Sermon: Made for Music

“Made for Music”
Rev. Leah Lyman Waldron
Park Avenue Congregational Church, UCC
June 3, 2018

Ephesians 5:18a-19
Be filled with the Spirit, as you sing psalms and hymns and spiritual songs among yourselves, singing and making melody from your heart to the Lord.

Mark 2:23-3:5
One sabbath Jesus was going through the cornfields; and as they made their way his disciples began to pluck heads of grain. The Pharisees said to him, ‘Look, why are they doing what is not lawful on the sabbath?’ And he said to them, ‘Have you never read what David did when he and his companions were hungry and in need of food? He entered the house of God, when Abiathar was high priest, and ate the bread of the Presence, which it is not lawful for any but the priests to eat, and he gave some to his companions.’ Then he said to them, ‘The sabbath was made for humankind, and not humankind for the sabbath; so the Son of Man is lord even of the sabbath.’

Again he entered the synagogue, and a man was there who had a withered hand. They watched him to see whether he would cure him on the sabbath, so that they might accuse him. And he said to the man who had the withered hand, ‘Come forward.’ Then he said to them, ‘Is it lawful to do good or to do harm on the sabbath, to save life or to kill?’ But they were silent. He looked around at them with anger; he was grieved at their hardness of heart and said to the man, ‘Stretch out your hand.’ He stretched it out, and his hand was restored.

One of the best gifts of my life, musically speaking, was being a part of my high school choir as directed by Ms. Moisiades, or Ms. Mo as we called her. Our choir was of varying ability levels and musical experience, but she decided that was no deterrent to the kind of music we could tackle. We sang everything from complex arrangements of jazz standards to folk songs in Russian to Schubert’s Mass in G to funky, atonal works by contemporary Estonian composer Arvo Pärt. Ms. Mo never treated anything as too sophisticated for us high schoolers to mess with. She knew the music was made for singing, for us to sing, not for being kept on a shelf until professionals decided to perform it, and so she opened us up to a whole world of musical beauty, stretching and growing us in the process.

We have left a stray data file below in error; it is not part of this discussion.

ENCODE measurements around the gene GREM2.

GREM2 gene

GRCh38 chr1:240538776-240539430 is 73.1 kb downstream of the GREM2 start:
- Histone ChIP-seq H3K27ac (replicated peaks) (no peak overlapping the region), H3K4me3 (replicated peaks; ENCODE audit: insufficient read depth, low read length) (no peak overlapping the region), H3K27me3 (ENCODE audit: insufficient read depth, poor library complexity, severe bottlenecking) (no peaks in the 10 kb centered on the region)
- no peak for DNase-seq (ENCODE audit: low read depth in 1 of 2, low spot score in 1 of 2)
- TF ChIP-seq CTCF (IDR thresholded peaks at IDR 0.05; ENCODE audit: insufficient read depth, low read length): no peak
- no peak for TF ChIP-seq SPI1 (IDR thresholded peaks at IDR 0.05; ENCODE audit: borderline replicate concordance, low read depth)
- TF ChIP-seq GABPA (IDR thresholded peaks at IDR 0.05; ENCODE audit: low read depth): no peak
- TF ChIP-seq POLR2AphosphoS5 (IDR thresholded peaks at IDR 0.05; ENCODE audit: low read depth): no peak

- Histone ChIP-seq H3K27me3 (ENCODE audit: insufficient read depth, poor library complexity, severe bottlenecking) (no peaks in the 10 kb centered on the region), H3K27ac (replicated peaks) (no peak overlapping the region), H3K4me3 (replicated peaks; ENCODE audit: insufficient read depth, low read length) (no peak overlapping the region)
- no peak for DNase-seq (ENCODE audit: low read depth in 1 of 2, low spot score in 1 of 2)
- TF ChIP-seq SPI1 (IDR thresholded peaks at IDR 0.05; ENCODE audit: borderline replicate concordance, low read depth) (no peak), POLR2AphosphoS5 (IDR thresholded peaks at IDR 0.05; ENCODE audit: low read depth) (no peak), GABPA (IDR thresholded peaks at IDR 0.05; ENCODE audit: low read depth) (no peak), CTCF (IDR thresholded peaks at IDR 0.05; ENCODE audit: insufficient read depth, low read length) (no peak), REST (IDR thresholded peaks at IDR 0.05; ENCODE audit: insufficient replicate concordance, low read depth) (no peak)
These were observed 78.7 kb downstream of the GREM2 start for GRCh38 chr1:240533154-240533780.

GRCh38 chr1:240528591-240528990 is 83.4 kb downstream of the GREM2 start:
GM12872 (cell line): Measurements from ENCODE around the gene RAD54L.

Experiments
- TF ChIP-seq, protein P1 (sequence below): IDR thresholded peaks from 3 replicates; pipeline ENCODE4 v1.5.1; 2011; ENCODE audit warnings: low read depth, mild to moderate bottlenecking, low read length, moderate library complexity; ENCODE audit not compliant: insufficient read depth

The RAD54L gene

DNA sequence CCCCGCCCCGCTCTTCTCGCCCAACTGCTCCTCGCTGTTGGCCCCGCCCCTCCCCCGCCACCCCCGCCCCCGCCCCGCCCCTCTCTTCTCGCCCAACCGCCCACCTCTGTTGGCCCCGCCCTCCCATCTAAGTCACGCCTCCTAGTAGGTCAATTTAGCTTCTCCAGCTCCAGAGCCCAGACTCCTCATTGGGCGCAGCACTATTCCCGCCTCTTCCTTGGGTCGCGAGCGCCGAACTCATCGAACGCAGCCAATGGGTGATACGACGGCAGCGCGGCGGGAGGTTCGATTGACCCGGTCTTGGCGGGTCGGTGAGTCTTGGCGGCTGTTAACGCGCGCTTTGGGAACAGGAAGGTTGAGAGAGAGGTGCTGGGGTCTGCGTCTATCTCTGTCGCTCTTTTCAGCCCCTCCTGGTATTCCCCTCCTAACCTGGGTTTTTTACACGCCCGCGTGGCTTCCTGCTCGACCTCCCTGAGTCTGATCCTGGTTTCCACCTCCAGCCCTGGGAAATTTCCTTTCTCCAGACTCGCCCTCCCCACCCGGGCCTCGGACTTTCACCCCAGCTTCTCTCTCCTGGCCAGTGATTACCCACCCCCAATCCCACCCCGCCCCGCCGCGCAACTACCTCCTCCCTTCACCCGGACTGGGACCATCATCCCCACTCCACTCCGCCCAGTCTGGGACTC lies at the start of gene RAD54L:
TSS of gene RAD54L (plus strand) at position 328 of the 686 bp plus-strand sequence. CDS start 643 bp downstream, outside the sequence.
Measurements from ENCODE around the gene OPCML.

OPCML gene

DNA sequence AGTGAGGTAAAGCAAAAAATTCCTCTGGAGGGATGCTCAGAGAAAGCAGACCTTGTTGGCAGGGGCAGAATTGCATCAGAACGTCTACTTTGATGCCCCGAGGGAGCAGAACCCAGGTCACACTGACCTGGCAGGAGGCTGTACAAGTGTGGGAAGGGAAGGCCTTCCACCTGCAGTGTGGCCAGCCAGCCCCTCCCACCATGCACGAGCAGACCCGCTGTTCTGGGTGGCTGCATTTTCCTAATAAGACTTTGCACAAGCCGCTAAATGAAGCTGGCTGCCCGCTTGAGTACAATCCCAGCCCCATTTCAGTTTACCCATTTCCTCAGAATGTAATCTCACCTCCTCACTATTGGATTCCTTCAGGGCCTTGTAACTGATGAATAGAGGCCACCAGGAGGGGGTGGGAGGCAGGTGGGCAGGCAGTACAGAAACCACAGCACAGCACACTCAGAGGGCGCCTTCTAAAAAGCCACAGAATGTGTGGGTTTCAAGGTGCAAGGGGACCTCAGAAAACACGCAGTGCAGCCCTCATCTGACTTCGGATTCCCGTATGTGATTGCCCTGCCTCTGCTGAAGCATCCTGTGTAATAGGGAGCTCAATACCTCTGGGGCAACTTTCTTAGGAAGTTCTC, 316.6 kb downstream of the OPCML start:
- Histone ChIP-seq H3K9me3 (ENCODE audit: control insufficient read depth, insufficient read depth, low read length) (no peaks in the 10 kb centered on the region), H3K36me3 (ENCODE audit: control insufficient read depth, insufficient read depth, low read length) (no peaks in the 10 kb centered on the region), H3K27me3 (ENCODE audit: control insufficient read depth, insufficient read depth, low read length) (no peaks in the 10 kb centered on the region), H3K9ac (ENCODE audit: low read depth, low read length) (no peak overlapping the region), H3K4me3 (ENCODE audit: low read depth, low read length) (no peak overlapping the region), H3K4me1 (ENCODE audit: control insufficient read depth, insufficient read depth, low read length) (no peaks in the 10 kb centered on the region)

When I came to Park Avenue, I immediately recognized the same approach to choral music – the decision to sing music based on its beauty and the experience it gives the singers and the congregation, not on an arbitrary sense that some music is too sacred to be sung by mere mortals. Thank you, Jeffrey, for that, and thank you, choir, for rising to the occasion. You remind us all that music is made for singing, not for saving.

In this morning’s Gospel passage we hear a similar message about the Sabbath. In Jesus’ day, the center of Judaism was the Sabbath – the day dedicated to God and kept holy by refraining from all work. Violating it by doing an act construed as “work” – anything from starting a fire to carrying a load to picking crops – was a big deal. It meant you were not only dishonoring God, but breaking a central commandment – Honor the Sabbath and keep it holy.